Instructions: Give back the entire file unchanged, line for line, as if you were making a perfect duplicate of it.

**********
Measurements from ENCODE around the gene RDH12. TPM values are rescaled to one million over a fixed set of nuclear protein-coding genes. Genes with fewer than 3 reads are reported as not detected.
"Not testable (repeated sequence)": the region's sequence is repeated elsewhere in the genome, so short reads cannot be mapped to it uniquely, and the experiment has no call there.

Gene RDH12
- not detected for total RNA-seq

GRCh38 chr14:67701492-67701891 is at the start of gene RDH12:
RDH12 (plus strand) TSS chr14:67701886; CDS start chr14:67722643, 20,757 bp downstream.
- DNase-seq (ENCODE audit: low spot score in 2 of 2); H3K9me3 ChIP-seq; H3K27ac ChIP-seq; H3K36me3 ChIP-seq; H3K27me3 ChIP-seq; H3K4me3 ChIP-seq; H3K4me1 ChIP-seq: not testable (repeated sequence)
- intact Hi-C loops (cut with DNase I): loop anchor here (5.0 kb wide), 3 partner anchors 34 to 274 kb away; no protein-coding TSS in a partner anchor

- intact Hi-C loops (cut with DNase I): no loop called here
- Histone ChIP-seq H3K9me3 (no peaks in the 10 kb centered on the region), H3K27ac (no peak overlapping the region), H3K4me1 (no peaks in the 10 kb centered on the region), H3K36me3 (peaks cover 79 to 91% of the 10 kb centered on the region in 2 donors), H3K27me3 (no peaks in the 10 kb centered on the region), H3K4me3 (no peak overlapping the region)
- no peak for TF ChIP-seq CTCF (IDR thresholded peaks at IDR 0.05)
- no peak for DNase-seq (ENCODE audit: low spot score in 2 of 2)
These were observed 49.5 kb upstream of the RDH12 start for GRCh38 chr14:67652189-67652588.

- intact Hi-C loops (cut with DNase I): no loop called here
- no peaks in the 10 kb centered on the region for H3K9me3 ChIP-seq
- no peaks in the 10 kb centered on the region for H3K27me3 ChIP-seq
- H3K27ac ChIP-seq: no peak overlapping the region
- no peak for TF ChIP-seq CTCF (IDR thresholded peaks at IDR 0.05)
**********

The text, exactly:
Measurements from ENCODE around the gene RDH12. TPM values are rescaled to one million over a fixed set of nuclear protein-coding genes. Genes with fewer than 3 reads are reported as not detected.
"Not testable (repeated sequence)": the region's sequence is repeated elsewhere in the genome, so short reads cannot be mapped to it uniquely, and the experiment has no call there.

Gene RDH12
- not detected for total RNA-seq

GRCh38 chr14:67701492-67701891 is at the start of gene RDH12:
RDH12 (plus strand) TSS chr14:67701886; CDS start chr14:67722643, 20,757 bp downstream.
- DNase-seq (ENCODE audit: low spot score in 2 of 2); H3K9me3 ChIP-seq; H3K27ac ChIP-seq; H3K36me3 ChIP-seq; H3K27me3 ChIP-seq; H3K4me3 ChIP-seq; H3K4me1 ChIP-seq: not testable (repeated sequence)
- intact Hi-C loops (cut with DNase I): loop anchor here (5.0 kb wide), 3 partner anchors 34 to 274 kb away; no protein-coding TSS in a partner anchor

- intact Hi-C loops (cut with DNase I): no loop called here
- Histone ChIP-seq H3K9me3 (no peaks in the 10 kb centered on the region), H3K27ac (no peak overlapping the region), H3K4me1 (no peaks in the 10 kb centered on the region), H3K36me3 (peaks cover 79 to 91% of the 10 kb centered on the region in 2 donors), H3K27me3 (no peaks in the 10 kb centered on the region), H3K4me3 (no peak overlapping the region)
- no peak for TF ChIP-seq CTCF (IDR thresholded peaks at IDR 0.05)
- no peak for DNase-seq (ENCODE audit: low spot score in 2 of 2)
These were observed 49.5 kb upstream of the RDH12 start for GRCh38 chr14:67652189-67652588.

- intact Hi-C loops (cut with DNase I): no loop called here
- no peaks in the 10 kb centered on the region for H3K9me3 ChIP-seq
- no peaks in the 10 kb centered on the region for H3K27me3 ChIP-seq
- H3K27ac ChIP-seq: no peak overlapping the region
- no peak for TF ChIP-seq CTCF (IDR thresholded peaks at IDR 0.05)